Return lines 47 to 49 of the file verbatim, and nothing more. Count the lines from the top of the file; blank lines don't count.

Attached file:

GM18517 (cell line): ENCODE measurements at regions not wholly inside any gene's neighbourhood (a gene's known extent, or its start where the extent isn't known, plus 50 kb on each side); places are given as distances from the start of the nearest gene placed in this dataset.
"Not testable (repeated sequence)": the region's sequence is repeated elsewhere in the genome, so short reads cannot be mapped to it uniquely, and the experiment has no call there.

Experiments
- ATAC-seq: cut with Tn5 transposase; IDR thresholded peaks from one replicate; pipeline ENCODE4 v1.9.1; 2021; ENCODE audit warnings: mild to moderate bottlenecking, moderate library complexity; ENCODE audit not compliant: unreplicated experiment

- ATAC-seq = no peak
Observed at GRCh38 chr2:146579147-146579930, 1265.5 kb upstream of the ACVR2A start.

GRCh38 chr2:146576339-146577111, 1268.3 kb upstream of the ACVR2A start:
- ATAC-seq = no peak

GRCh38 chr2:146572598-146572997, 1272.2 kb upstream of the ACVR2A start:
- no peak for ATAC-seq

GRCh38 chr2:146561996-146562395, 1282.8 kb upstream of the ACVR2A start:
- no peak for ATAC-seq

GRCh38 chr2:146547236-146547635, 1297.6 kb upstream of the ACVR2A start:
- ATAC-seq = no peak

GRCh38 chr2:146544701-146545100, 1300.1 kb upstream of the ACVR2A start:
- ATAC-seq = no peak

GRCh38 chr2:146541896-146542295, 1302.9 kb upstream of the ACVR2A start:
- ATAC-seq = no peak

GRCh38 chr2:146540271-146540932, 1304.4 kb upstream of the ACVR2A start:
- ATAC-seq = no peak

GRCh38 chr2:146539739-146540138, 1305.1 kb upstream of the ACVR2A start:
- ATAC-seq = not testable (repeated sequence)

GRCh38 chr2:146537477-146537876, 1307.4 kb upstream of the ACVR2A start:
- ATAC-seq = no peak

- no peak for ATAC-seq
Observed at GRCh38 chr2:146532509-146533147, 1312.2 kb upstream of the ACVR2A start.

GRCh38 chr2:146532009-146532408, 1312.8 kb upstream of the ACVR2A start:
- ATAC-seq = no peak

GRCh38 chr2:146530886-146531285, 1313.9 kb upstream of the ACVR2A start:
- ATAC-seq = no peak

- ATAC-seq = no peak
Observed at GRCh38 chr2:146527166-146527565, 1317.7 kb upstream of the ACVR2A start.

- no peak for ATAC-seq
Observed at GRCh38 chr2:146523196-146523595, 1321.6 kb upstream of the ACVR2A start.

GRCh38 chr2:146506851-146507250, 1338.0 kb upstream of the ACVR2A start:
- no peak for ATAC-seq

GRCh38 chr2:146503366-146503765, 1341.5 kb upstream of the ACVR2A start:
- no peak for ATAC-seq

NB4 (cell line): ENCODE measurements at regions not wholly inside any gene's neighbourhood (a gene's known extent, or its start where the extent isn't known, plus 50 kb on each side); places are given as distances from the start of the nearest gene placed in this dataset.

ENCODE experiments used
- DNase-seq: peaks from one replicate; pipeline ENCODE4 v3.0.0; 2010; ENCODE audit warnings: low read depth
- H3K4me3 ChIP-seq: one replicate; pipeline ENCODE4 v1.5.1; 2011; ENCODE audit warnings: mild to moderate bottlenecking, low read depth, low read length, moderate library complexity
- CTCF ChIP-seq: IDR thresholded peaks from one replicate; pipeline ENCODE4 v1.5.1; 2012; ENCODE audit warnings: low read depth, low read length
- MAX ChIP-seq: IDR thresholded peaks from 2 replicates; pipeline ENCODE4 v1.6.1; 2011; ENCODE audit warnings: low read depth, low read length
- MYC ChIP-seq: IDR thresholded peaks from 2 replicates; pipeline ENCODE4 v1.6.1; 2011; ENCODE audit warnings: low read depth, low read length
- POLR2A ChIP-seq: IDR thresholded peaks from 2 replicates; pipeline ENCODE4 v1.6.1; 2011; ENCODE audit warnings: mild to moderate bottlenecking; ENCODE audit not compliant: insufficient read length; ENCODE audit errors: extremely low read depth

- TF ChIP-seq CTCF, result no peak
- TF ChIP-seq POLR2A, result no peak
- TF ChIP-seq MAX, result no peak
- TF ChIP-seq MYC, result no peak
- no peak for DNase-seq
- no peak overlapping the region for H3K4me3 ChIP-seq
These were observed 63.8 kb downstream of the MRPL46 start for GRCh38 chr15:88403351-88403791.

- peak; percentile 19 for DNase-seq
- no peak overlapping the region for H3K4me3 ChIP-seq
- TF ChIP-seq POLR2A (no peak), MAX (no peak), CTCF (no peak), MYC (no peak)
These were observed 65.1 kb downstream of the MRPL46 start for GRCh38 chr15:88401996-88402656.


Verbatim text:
- TF ChIP-seq CTCF, result no peak
- TF ChIP-seq POLR2A, result no peak
- TF ChIP-seq MAX, result no peak